the hands-on robotics tinkering of his early career. Brooks
began toying with ideas for making robots more useful.
That, in a sense, is what all roboticists do. But Brooks has
always had a more down-to-earth idea of what useful means.
In the mid-1980s, when robotics was struggling to come up
with complex software programs to mimic human intelligence,
Brooks electrified the field with simple, insectlike crawling
robots created with bare-bones programming. His machines
excelled at real-world tasks, like getting around an office without bumping into things, and were relatively inexpensive.
Brooks became a clear leader in the field and drew all sorts
of funding for experimental robots. But what he really wanted
to do was see robots become integrated into everyday life, and
that meant starting a business. His first was aimed at producing advanced toy robots that would cost just $100, leading him
to tour Asian factories to understand the art of making things
cheaply. The company he co-founded in 1990, iRobot, eventually ended up abandoning toys for robotic vacuum cleaners,
scoring big with the Roomba’s release in 2002. “When I started
my career, there were a few hundred mobile robots in the
world,” he says. “iRobot made more than a million robots last
year.” The company’s annual sales now top $465 million.
Brooks left iRobot in 2008, but the success gave him the
first and perhaps most important of a series of what he calls
maxims that guide him at Rethink, and with which he plies
his employees in lieu of actually telling them what to do. (“I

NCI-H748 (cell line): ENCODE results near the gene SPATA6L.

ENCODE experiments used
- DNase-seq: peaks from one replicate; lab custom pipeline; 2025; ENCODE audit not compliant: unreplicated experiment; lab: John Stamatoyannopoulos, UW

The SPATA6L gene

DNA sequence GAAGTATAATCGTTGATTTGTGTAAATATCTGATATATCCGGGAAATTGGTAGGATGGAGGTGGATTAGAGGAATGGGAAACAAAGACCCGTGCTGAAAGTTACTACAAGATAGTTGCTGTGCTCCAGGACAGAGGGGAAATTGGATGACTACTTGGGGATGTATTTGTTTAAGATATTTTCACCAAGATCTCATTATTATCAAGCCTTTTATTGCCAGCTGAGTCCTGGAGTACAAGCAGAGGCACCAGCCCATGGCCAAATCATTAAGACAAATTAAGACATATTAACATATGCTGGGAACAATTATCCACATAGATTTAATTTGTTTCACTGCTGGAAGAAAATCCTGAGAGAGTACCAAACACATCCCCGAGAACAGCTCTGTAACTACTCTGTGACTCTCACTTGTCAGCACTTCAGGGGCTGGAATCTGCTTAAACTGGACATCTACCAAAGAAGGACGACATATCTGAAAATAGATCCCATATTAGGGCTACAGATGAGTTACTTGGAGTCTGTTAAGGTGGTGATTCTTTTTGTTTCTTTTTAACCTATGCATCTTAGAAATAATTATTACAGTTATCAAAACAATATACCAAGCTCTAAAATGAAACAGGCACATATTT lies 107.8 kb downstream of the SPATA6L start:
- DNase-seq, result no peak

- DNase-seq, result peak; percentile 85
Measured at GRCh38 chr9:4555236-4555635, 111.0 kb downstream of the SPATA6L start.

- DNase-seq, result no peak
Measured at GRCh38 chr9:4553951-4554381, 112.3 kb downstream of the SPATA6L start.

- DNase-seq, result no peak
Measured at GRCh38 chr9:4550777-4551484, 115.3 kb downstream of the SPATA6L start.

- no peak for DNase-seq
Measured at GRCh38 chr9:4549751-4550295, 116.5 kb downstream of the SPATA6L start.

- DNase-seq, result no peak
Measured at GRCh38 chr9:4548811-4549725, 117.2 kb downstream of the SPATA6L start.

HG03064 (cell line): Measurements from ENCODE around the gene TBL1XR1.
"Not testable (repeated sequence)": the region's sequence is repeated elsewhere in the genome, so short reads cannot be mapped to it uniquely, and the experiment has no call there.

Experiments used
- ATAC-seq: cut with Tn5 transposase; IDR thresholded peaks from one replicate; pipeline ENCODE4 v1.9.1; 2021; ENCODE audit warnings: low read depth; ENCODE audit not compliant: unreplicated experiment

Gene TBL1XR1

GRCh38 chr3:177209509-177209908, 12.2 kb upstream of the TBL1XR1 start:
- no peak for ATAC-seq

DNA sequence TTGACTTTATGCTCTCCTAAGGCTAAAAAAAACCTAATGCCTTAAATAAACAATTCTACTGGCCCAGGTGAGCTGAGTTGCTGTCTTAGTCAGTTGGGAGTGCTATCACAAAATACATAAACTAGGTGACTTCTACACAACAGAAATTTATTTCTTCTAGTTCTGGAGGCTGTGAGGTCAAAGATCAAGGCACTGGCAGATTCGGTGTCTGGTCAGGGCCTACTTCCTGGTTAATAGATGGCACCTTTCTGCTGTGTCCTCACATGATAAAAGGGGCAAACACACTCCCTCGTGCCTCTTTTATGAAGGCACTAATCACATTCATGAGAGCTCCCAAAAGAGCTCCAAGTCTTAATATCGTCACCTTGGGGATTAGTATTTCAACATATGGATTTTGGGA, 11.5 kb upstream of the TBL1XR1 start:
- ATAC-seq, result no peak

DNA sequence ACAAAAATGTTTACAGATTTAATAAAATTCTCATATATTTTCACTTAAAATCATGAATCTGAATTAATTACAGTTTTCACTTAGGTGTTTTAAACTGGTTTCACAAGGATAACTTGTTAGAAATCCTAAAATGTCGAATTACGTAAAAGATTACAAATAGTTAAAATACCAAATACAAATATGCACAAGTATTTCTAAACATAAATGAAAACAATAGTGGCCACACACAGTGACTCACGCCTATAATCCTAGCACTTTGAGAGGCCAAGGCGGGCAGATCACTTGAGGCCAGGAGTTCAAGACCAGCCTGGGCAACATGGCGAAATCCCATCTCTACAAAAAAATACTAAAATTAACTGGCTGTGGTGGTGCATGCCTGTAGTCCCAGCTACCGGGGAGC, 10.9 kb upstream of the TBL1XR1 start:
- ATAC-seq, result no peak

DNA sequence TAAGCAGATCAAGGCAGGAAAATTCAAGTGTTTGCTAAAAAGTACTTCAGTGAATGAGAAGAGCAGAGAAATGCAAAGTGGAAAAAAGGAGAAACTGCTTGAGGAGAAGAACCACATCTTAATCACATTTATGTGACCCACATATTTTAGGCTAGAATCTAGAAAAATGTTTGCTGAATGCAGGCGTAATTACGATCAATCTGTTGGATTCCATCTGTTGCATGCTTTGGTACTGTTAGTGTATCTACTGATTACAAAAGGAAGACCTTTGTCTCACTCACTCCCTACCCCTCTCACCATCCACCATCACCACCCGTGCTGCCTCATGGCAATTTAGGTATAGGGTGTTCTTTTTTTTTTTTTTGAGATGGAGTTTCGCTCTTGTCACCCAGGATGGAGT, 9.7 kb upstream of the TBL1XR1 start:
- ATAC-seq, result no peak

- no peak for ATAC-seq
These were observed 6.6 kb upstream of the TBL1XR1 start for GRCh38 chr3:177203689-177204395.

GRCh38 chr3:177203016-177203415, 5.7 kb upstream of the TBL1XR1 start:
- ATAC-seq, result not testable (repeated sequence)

don’t manage,” he says. “I have no reports, and I don’t want
any.”) That first maxim: Get something out that’s so laden
with breakthrough capabilities at such a low price that the
competition will be crushed before it exists. “There are competitors to Roomba, but even today, they don’t work as well
as our first one did, and they cost more,” he says.
Vacuuming proved a sweet spot in the previously nonexis-
tent mass-robotics market, and Brooks was determined to find
another. Having succeeded in the home, he turned his atten-
tion to robots for businesses. Though there wasn’t much need
for robots in offices, factories were another matter. Industrial
robots have long been handling heavy-duty chores such as
welding and spray painting for big automotive companies, but
those can cost $100,000 or more. And then the real expense
kicks in: They have to be carefully set up and programmed by
experts to rapidly perform actions to precisions of one-hun-
dredth of an inch, over and over again, without any variation.
Assembly lines have to be built around them. And they have to
be operated in caged areas away from workers to avoid crush-
ing someone’s skull in the blink of an eye.
etting to Baxter was a journey. First, there was that
lone, cranelike arm, an appealingly simple approach,
and one that followed another of Brooks’s maxims:
Robots should not be humanoid just for the sake of
making them look like humans. Doing so creates an aura of
“inauthenticity” about the machine, he says, much like putting
racing stripes on a Toyota Yaris. But the crane arm didn’t seem
very exciting. Besides, there were already companies making
BY THE NUMBERS
Baxter is cheaper and more quickly deployed than are traditional robots. In a decade,
it might be able to tackle tens of millions of manufacturing and service jobs.
How much it costs
$22,000, all in
TYPICAL INDUSTRIAL ROBOT:
or more in programming costs
8 0 | INC. | OctOBeR 2012
How long it takes
to get running
to unpack and set up,
plus five minutes to
train on the first job
TYPICAL INDUS TRIAL ROBOT:
How many jobs Baxter could
potentially replace in the U.S.